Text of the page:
Home News Patriot Front Members Convicted After Planning to Riot at Pride Event

Patriot Front Members Convicted After Planning to Riot at Pride Event

Patriot Front Members Convicted After Planning to Riot at Pride Event

Five members of the white nationalist group Patriot Front were convicted on Thursday of conspiracy to riot at a local pride event in Coeur d’Alene, Idaho, last year, court officials said.

After about an hour of deliberation, a jury in Kootenai County District Court found Devon Center, 24, of Arkansas; James Johnson, 37, of Washington; Forrest Rankin, 29, of Texas; Derek Smith, 25, of South Dakota; and Robert Whitted, 23, of Texas; guilty of conspiring to riot, a misdemeanor, said Pete Barnes, the jury commissioner for Kootenai County.

Judge James D. Stow sentenced each of the men to five days in jail with two of the days credited, and one year of unsupervised probation, according to court documents.

The judge also fined the men $1,000 each and barred them from being within two miles of Coeur d’Alene City Park, where the pride event was held on June 11, 2022.

Conspiracy to riot is punishable by up to one year in jail, a maximum $5,000 fine and up to two years of probation. Lawyers for the men did not respond to requests for comment on Friday.

The Coeur d’Alene police, with the Kootenai County Sheriff’s Office and Idaho State Police, arrested 31 members of the far-right group after they tried to disrupt the event, called “Pride in the Park,” hosted by the North Idaho Pride Alliance.

The authorities attributed the arrest to a tip from a “concerned citizen,” who had seen people jumping into a U-Haul van headed toward the area.

According to planning documents shared with The New York Times, the men in the van had planned to form into “columns” around the park, moving inward until “barriers to approach” were met.

The group had then planned to continue pressing inward until “an appropriate amount of confrontational dynamic had been established,” the document said.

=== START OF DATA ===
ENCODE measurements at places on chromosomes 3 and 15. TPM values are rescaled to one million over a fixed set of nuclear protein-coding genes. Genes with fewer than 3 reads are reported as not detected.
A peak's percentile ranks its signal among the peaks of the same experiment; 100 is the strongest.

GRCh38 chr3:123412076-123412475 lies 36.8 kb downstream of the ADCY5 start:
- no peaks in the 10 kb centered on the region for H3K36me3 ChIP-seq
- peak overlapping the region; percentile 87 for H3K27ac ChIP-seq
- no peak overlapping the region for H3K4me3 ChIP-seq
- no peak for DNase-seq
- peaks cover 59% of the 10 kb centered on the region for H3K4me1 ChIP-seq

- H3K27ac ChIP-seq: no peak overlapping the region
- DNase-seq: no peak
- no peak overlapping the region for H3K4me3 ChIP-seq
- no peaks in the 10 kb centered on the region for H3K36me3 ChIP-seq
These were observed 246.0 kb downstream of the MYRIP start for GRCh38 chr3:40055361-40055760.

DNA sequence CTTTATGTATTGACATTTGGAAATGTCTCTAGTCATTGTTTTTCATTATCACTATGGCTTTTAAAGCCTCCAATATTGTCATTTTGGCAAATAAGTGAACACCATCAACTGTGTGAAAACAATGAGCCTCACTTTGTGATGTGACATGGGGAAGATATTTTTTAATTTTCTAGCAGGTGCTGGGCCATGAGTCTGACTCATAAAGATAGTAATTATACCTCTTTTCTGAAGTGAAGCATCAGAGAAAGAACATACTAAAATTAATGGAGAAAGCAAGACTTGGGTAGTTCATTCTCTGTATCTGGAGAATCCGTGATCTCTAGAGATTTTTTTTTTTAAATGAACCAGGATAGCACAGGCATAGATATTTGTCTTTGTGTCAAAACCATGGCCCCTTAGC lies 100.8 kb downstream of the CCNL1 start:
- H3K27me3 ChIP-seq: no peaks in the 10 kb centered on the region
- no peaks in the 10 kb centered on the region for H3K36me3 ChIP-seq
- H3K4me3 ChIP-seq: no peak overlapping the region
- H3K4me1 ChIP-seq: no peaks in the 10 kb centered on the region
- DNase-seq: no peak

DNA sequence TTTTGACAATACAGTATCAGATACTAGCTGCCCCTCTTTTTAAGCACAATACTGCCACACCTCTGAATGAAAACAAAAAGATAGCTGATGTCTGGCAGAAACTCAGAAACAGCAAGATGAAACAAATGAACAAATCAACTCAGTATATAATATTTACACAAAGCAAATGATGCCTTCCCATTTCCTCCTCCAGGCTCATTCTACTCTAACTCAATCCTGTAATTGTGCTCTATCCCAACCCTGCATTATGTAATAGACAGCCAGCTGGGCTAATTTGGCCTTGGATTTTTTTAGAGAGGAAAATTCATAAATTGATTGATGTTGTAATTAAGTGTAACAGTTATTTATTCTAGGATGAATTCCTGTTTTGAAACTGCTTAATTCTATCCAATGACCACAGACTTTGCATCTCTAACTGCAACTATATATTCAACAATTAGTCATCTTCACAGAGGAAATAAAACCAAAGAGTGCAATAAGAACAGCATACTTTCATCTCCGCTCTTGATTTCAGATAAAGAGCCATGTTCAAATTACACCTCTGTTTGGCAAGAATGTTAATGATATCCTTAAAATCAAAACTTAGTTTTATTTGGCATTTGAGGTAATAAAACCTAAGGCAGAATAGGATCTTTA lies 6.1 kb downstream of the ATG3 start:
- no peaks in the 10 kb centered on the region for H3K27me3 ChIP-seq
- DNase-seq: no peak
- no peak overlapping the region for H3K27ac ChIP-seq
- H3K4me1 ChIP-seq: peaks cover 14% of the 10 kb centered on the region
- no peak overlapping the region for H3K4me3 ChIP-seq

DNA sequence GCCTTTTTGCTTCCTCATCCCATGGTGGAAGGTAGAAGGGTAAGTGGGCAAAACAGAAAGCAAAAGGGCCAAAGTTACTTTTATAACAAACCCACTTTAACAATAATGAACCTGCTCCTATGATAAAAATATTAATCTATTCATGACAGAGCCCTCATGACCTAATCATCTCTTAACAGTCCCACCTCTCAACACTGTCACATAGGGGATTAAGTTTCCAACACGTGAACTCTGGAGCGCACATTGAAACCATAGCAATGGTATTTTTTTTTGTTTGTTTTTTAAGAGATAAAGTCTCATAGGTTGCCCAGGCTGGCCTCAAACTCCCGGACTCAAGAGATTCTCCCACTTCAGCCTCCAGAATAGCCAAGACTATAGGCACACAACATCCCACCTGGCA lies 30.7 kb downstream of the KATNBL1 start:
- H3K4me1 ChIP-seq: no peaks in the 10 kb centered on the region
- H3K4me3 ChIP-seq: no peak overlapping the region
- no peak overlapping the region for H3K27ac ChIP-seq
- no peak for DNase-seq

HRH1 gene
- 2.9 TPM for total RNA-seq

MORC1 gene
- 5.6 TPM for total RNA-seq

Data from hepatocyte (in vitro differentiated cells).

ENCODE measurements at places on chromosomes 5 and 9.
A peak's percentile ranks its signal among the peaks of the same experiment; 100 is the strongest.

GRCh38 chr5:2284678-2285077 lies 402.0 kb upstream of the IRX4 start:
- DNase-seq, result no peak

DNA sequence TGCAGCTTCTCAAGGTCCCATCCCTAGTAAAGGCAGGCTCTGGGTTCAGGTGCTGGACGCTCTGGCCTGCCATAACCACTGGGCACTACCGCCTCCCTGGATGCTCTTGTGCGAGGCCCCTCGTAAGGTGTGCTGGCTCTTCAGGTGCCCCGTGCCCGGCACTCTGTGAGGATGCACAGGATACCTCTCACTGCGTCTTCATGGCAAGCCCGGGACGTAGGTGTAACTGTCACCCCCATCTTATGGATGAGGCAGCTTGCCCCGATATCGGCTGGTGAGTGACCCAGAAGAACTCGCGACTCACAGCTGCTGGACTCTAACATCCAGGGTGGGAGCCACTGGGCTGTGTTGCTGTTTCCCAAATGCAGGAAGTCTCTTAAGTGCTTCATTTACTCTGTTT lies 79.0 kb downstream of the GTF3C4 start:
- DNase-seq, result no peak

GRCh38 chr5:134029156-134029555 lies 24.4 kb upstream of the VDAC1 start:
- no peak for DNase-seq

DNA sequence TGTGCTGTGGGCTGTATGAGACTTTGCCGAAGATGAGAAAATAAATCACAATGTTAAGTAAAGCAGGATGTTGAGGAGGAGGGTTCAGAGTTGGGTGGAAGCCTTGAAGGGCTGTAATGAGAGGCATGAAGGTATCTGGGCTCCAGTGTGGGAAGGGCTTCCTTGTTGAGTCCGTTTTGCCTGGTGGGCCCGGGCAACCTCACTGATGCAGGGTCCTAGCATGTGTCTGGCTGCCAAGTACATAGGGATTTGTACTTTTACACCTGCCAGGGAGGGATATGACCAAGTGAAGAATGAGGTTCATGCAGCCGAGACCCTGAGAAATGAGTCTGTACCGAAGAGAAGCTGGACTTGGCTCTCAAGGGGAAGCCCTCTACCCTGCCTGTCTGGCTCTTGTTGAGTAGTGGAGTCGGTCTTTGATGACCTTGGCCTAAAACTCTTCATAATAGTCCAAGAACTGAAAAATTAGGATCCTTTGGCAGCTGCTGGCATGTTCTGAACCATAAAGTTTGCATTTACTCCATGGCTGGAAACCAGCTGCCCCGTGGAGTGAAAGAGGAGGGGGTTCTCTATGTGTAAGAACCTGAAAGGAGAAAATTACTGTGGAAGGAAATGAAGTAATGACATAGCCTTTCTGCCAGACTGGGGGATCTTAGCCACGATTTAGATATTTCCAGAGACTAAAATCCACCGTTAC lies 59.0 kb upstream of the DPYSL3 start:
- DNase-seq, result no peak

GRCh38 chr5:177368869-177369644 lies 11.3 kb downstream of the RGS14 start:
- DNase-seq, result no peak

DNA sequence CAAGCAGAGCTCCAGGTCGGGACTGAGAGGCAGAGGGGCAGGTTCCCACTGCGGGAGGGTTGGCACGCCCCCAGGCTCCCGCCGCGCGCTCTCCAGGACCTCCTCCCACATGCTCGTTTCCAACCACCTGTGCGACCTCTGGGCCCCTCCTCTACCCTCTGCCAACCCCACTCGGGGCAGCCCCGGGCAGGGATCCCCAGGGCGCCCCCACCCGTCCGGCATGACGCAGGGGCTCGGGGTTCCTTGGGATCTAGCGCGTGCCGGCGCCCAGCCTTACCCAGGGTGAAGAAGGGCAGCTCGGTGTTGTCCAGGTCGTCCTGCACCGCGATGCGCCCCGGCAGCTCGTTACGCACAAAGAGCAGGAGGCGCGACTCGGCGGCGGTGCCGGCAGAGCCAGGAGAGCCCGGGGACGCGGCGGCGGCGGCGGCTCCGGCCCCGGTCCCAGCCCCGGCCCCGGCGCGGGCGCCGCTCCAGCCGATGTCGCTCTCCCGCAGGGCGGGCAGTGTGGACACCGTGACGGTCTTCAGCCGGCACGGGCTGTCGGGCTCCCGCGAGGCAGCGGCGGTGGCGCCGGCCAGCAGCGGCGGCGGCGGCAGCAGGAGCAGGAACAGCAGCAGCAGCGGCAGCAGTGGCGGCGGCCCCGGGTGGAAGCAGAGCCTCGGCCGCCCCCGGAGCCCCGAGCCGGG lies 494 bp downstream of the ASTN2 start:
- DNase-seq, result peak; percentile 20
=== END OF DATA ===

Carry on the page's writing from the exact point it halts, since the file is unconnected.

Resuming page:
The men who were arrested all wore khaki pants and arm patches to the event, the police said at the time, as well as hats embroidered with the Patriot Front logo, consisting of a fasces encircled by 13 stars.

Many had shields and wore shinguards, the authorities said, adding that they had also recovered a smoke grenade during the arrests.

After the arrests, the Kootenai County District Court opted to try the 31 members in smaller batches, Mr. Barnes said, citing the logistical difficulties of having them all in one courtroom.

“These particular five were just the first ones picked to go through the process,” he said, adding that the remaining men were “in various stages of the court system.”

Prosecutors for the city of Coeur d’Alene could not immediately be reached for comment.

Among the arrested members was Thomas Rousseau, the founder of Patriot Front, who has been scheduled to go to trial on Sept. 22, according to jail records.

One member pleaded guilty to disturbing the peace and was sentenced in November to two years of unsupervised probation and fined $500, according to The Coeur d’Alene Press.

Patriot Front, which is based in Texas, formed after splitting off from the white supremacist organization Vanguard America, according to the Anti-Defamation League.

The group is keen to create viral moments, and generally adorn masks, khaki pants and polo shirts, the A.D.L. said. Members are also known to deploy smoke bombs.

The Coeur d’Alene police had said last year that the Patriot Front members arrested were from several states, including Texas, Utah, Virginia and Washington. At least one lived in Idaho, they said.

Sarah Lynch, executive director of the North Idaho Pride Alliance, said that the nonprofit and the entire Coeur d’Alene community were grateful to the “concerned citizen who alerted law enforcement of Patriot Front activities” on the day of the event last year.

“We’ve held great trust in our justice system as they work through this process of holding accountable those who seek to threaten our First Amendment rights to free speech and peaceable assembly,” she said.


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